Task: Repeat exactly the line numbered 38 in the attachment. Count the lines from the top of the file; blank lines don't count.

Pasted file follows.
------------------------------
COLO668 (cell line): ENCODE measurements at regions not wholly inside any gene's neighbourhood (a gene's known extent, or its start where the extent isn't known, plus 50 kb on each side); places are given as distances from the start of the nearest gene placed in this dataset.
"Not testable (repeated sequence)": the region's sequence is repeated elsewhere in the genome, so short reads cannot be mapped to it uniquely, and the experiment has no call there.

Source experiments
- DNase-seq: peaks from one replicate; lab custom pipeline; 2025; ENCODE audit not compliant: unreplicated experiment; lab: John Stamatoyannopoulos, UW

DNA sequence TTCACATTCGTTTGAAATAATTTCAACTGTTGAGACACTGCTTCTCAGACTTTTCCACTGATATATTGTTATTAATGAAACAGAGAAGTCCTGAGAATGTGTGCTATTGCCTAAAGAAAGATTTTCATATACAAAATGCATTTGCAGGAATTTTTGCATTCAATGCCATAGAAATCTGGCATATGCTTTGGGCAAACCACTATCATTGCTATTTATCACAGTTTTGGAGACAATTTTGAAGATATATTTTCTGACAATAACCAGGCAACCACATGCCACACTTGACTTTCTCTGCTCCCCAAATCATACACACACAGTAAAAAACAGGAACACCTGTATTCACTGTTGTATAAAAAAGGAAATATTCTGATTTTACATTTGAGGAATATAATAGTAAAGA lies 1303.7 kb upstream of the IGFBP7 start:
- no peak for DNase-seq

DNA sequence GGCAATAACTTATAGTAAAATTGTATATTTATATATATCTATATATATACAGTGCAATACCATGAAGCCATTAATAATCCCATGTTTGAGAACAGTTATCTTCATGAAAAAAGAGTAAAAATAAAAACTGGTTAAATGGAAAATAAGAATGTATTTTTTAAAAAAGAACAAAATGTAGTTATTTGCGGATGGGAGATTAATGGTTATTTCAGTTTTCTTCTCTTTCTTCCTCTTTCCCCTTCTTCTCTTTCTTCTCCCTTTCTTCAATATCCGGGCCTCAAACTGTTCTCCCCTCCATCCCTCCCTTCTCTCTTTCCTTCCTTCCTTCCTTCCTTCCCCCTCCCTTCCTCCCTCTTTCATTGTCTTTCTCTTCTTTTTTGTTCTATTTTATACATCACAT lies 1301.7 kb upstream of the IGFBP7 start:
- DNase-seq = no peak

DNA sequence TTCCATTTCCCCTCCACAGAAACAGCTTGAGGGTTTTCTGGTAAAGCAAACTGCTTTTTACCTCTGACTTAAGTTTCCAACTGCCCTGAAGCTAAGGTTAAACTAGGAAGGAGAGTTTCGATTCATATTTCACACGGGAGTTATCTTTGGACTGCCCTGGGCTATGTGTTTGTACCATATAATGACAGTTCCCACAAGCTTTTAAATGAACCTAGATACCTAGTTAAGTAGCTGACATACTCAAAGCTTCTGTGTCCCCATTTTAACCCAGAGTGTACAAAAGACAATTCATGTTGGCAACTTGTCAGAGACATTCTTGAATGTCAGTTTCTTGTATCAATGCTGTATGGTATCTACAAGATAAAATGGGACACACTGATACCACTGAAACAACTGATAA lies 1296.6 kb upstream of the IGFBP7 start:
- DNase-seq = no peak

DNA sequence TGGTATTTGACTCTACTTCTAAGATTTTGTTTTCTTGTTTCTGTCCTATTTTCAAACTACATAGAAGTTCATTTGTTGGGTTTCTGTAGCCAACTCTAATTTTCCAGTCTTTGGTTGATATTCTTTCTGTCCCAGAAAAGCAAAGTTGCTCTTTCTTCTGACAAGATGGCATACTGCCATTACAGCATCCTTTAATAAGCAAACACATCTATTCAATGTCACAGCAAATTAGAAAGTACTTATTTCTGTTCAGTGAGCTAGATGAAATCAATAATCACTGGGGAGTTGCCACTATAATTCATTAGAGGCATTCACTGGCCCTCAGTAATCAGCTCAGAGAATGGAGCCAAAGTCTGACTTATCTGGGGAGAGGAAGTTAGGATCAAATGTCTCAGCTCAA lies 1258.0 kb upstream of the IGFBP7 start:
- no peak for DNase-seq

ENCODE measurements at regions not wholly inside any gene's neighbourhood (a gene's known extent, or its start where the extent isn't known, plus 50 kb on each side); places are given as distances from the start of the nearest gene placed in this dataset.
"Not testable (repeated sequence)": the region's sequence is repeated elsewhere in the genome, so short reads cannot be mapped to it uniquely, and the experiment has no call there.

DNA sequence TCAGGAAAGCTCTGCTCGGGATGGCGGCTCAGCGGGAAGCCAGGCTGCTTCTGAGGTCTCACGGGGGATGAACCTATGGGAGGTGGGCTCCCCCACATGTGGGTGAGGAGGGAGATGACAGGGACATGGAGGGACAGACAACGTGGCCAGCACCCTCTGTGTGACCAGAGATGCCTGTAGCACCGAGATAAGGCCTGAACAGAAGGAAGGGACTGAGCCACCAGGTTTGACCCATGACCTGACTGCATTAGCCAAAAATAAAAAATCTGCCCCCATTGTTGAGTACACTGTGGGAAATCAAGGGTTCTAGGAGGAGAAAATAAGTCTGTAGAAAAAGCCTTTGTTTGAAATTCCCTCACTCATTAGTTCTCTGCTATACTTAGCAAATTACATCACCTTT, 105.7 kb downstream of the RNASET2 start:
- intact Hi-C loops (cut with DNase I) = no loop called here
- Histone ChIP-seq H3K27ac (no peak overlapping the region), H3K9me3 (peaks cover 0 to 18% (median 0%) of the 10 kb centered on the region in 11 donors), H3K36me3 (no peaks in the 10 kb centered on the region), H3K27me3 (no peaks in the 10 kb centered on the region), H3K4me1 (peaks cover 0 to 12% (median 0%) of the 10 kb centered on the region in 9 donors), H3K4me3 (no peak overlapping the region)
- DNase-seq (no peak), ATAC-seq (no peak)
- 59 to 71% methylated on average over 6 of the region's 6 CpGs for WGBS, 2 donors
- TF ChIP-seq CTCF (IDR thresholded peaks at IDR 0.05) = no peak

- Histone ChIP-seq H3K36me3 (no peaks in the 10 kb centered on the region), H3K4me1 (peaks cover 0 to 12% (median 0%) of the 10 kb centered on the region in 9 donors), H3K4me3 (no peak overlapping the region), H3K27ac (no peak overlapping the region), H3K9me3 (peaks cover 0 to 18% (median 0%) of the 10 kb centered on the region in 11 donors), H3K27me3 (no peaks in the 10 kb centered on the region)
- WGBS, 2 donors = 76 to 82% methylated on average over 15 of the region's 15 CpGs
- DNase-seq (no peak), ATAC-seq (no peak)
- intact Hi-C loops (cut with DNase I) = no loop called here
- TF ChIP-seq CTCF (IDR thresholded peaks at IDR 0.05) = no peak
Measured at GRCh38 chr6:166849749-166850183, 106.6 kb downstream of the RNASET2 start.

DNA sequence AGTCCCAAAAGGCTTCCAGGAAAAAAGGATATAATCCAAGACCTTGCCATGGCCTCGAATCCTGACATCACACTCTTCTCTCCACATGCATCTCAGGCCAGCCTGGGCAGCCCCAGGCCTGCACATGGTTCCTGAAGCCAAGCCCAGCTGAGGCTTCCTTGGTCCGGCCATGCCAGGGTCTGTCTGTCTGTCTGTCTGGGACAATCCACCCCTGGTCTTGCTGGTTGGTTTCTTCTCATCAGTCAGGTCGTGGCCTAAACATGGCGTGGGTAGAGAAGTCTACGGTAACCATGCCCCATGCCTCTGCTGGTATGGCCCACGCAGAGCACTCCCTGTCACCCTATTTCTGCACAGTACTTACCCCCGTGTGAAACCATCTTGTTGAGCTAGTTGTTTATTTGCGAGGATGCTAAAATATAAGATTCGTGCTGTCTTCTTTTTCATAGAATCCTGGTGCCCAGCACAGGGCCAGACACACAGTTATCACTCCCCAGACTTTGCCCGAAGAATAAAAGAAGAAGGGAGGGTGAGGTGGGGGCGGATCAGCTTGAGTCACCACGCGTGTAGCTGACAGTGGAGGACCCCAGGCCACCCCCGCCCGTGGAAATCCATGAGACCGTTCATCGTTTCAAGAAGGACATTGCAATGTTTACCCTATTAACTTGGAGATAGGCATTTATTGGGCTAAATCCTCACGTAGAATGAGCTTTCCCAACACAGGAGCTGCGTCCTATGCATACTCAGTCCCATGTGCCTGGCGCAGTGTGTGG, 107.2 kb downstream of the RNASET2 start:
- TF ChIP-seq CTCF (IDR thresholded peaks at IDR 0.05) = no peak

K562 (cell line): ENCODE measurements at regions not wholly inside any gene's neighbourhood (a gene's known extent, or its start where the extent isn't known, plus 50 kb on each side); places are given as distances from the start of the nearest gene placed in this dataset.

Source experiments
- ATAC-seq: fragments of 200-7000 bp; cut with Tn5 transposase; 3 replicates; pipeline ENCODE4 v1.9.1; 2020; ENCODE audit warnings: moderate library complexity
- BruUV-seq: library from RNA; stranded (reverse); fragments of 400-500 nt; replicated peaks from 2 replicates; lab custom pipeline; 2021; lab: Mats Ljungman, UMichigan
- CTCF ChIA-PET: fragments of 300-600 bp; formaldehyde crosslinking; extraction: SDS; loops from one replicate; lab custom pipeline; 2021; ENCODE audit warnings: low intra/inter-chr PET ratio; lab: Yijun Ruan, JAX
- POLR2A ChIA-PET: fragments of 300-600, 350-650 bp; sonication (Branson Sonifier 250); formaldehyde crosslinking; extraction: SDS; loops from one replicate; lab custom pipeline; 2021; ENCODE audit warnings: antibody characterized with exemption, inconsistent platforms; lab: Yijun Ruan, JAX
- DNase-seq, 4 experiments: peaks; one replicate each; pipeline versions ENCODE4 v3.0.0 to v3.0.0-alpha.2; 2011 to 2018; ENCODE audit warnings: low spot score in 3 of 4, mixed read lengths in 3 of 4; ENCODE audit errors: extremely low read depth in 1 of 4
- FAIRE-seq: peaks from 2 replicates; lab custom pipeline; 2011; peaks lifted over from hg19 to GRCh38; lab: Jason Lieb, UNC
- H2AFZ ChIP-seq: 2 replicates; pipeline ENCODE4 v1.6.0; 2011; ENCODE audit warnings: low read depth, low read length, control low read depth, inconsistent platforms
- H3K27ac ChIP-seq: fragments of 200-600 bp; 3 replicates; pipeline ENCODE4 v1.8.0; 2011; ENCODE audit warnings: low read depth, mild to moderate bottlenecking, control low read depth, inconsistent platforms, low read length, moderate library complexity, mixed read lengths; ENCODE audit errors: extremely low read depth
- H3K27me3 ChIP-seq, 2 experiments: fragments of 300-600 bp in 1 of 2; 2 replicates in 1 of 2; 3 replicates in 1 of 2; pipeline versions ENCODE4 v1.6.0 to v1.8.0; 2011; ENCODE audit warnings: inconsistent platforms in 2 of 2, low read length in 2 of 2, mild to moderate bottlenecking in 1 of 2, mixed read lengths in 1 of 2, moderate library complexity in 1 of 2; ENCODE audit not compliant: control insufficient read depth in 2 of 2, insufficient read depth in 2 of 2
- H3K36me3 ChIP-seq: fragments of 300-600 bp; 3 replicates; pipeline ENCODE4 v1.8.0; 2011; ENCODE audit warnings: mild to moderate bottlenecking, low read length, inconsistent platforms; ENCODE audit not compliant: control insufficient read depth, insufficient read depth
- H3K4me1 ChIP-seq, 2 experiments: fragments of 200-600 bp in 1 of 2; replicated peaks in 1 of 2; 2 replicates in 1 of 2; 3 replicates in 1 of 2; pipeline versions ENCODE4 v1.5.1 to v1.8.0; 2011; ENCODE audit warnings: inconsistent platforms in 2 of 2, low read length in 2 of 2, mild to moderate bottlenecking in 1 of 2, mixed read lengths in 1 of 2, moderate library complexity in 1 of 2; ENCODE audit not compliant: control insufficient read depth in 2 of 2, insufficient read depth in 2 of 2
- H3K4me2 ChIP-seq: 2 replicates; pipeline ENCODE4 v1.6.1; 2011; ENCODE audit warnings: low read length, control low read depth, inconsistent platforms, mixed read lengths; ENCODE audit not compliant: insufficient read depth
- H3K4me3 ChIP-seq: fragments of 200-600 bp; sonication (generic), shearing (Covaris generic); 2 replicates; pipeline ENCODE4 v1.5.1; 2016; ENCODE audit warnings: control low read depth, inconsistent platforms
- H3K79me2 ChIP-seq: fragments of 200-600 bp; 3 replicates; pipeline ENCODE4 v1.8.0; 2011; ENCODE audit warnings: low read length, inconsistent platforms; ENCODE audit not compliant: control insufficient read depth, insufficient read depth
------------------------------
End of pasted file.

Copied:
- H3K27ac ChIP-seq: fragments of 200-600 bp; 3 replicates; pipeline ENCODE4 v1.8.0; 2011; ENCODE audit warnings: low read depth, mild to moderate bottlenecking, control low read depth, inconsistent platforms, low read length, moderate library complexity, mixed read lengths; ENCODE audit errors: extremely low read depth